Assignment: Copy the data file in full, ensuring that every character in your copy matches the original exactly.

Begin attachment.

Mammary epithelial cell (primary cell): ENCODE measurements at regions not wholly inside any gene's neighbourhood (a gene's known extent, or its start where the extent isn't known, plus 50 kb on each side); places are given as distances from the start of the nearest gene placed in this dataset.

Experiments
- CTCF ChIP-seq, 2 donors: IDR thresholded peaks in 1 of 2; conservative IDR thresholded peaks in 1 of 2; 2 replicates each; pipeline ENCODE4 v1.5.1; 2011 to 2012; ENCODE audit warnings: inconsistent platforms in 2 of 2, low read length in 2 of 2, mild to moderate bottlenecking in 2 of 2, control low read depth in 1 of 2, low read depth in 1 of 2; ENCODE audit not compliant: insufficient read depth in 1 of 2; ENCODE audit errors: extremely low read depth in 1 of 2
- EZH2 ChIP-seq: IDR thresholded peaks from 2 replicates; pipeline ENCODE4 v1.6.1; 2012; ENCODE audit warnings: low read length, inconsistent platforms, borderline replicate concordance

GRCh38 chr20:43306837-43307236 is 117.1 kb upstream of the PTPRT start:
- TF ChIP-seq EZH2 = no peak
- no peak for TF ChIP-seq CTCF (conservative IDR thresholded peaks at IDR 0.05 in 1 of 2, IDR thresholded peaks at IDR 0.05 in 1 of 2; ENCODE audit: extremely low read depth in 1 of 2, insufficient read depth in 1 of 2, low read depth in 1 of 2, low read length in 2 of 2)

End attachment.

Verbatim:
Mammary epithelial cell (primary cell): ENCODE measurements at regions not wholly inside any gene's neighbourhood (a gene's known extent, or its start where the extent isn't known, plus 50 kb on each side); places are given as distances from the start of the nearest gene placed in this dataset.

Experiments
- CTCF ChIP-seq, 2 donors: IDR thresholded peaks in 1 of 2; conservative IDR thresholded peaks in 1 of 2; 2 replicates each; pipeline ENCODE4 v1.5.1; 2011 to 2012; ENCODE audit warnings: inconsistent platforms in 2 of 2, low read length in 2 of 2, mild to moderate bottlenecking in 2 of 2, control low read depth in 1 of 2, low read depth in 1 of 2; ENCODE audit not compliant: insufficient read depth in 1 of 2; ENCODE audit errors: extremely low read depth in 1 of 2
- EZH2 ChIP-seq: IDR thresholded peaks from 2 replicates; pipeline ENCODE4 v1.6.1; 2012; ENCODE audit warnings: low read length, inconsistent platforms, borderline replicate concordance

GRCh38 chr20:43306837-43307236 is 117.1 kb upstream of the PTPRT start:
- TF ChIP-seq EZH2 = no peak
- no peak for TF ChIP-seq CTCF (conservative IDR thresholded peaks at IDR 0.05 in 1 of 2, IDR thresholded peaks at IDR 0.05 in 1 of 2; ENCODE audit: extremely low read depth in 1 of 2, insufficient read depth in 1 of 2, low read depth in 1 of 2, low read length in 2 of 2)